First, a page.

Short hair, don’t care: The Year of the Selfie conclusion

 I cut off all my hair.

It wasn’t exactly a snap decision, but I guess you could say it was a bold one. Two months after I turned 26, I walked into the salon, sat down at Jody’s chair and showed him a picture of a young sixties-inspired model with a chic pixie cut. His eyes went wide.

“Are you sure?” he asked.

I nodded enthusiastically. This is gonna be so much fun!

Even after he brought out the scissors, I never hesitated. I never winced as I saw my long dark locks I had been so desperately clutching to, hiding behind, even, for years, drop to the floor in a heap.

Jody snapped a before and after photo and posted it to Instagram where in his words it “blew up” with overwhelmingly positive compliments about my “cute new do.”

In Montreal in 2015.                 

I let the positive comments from strangers on the Internet slide off my shoulder as much as the “honest” comments from my closest friends who also wanted to know what provoked such a drastic change.

Why did I want to become a new woman? they all asked. It’s funny how much significance we attach to people’s appearances…

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The answer is not that straightforward: I’d wanted to cut my hair for a long time, but I was waiting until after I got married (just to be clear I was never close to even getting engaged), that way I wouldn’t have to worry about growing it out or getting extensions for the big day (because you know, God forbid I have short hair on my wedding day). I don’t know when it was that I came up with this idea, but one day I finally realized, Wait. I’m not getting married. I don’t even have a boyfriend. Why the hell am I waiting for Prince Charming to decide how I want to wear my hair?

I also wanted to cut off my beauty. I was tired of it. I was tired of caring for it, maintaining it, taking pride in it. I was about to accept a new position as a political reporter – an opportunity I never thought I’d have and I wanted to concentrate on things that were more important.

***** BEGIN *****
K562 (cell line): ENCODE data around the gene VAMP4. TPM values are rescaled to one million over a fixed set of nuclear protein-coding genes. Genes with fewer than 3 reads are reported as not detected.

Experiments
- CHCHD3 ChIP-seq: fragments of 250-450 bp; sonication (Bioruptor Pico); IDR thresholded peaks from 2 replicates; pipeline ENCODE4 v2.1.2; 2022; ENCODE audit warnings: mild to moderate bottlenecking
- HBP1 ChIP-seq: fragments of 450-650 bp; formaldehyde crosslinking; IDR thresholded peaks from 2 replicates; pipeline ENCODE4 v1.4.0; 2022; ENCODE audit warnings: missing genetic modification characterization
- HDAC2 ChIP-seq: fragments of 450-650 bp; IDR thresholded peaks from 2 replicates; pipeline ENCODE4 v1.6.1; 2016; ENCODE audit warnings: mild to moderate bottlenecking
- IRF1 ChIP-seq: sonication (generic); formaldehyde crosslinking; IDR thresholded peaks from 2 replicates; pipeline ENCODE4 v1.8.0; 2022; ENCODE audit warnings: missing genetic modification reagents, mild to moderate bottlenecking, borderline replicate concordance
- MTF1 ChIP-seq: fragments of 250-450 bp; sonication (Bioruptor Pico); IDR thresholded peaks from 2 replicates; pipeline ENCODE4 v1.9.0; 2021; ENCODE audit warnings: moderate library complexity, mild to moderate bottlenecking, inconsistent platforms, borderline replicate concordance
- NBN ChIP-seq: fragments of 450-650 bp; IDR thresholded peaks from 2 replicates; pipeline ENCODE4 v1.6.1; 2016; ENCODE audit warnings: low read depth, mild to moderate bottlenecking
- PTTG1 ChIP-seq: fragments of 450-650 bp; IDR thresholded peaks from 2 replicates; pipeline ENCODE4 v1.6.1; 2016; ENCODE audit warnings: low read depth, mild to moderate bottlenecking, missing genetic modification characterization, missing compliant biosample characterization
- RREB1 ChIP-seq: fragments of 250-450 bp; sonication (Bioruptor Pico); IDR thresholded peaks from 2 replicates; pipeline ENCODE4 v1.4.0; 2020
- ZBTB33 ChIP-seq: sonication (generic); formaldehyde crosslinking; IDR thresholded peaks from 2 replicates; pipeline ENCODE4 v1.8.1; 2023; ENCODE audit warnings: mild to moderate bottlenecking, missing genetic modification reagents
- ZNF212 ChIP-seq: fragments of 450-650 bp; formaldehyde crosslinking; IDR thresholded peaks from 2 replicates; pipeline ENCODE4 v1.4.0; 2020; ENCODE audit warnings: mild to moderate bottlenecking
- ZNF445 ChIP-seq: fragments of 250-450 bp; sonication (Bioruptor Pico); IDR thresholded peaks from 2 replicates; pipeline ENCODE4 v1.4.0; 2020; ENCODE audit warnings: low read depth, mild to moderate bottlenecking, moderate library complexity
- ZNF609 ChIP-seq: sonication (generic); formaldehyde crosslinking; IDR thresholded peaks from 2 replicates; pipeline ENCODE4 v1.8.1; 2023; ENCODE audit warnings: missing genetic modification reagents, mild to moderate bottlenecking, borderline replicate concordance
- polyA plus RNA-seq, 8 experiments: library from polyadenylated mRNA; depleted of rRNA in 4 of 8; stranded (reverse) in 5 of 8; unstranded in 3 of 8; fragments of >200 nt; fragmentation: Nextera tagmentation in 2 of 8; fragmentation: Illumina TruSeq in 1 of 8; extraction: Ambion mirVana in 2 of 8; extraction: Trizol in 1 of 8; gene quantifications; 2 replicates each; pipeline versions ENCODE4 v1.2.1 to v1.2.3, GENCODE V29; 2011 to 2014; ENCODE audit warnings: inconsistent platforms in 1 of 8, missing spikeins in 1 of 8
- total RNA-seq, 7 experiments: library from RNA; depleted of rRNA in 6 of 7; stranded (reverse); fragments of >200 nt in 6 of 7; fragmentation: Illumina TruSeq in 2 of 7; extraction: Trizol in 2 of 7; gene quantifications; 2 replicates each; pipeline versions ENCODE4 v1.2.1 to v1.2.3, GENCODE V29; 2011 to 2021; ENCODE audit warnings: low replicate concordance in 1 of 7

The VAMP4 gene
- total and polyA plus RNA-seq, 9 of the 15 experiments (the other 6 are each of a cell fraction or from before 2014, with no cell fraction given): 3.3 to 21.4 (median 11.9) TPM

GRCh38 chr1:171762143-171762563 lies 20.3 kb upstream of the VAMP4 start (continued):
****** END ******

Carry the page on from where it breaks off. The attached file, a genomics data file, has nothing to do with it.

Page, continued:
In my early twenties I went to the gym every morning. I’d wake up at 6 a.m., pack my bag for work with a breakfast, lunch and sometimes even supper if I’d have to work late.

I thought I was disciplined. I thought I was organized. I was definitely in better shape, but I don’t remember being any happier.

I do remember, however, being tired – all the time. Like my dad would say, you can’t burn the candle at both ends. Working overtime to get better job opportunities, a social life, daily exercise – and then on top of it all, trying to maintain these impossible beauty standards – at a certain point, something’s got to give.

In the end, it was my mental health. After finally getting my anxiety under control, I knew I needed to cut out everything that was not essential, literally. Okay, I’m only half serious – cutting my hair off was more symbolic than anything, but it did make me feel better, like it was the first step to my new healthy life.

I wish I had pushed myself to question all those strange, illogical thoughts and reasoning in my head a long time ago. If I had, I might not have waited as long as I did to meet a friend of mine for drinks a week after my haircut in a short skirt (actually, there’s nothing wrong with my legs) and no make-up (actually, there’s nothing wrong with my complexion) many times before. My harsh and unforgiving inner monologue had kept me from doing a lot of things.

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My friend – a fellow media colleague, met me on the sidewalk and instantly commented that she thought the short hair suited me really well. Determined to have some patio drinks we’d been promising each other for several weeks, we finally located a downtown bar with an open seat protected enough from the gushing Saskatchewan wind that kept blowing up dirt and sand into our faces and wine glasses.

Our conversation started at work and then soon drifted to relationships, like it always did. I told her about The Bearded One, as I referred to him because of his long and curly beard and moustache that covered his top lip; he was a furry teddy bear I’d met at my cousin’s wedding. He was enormously patient through my drunk babble that began with a proclamation of my continual love for my ex-boyfriend and ended with my asking very pointed questions about his relationship with God.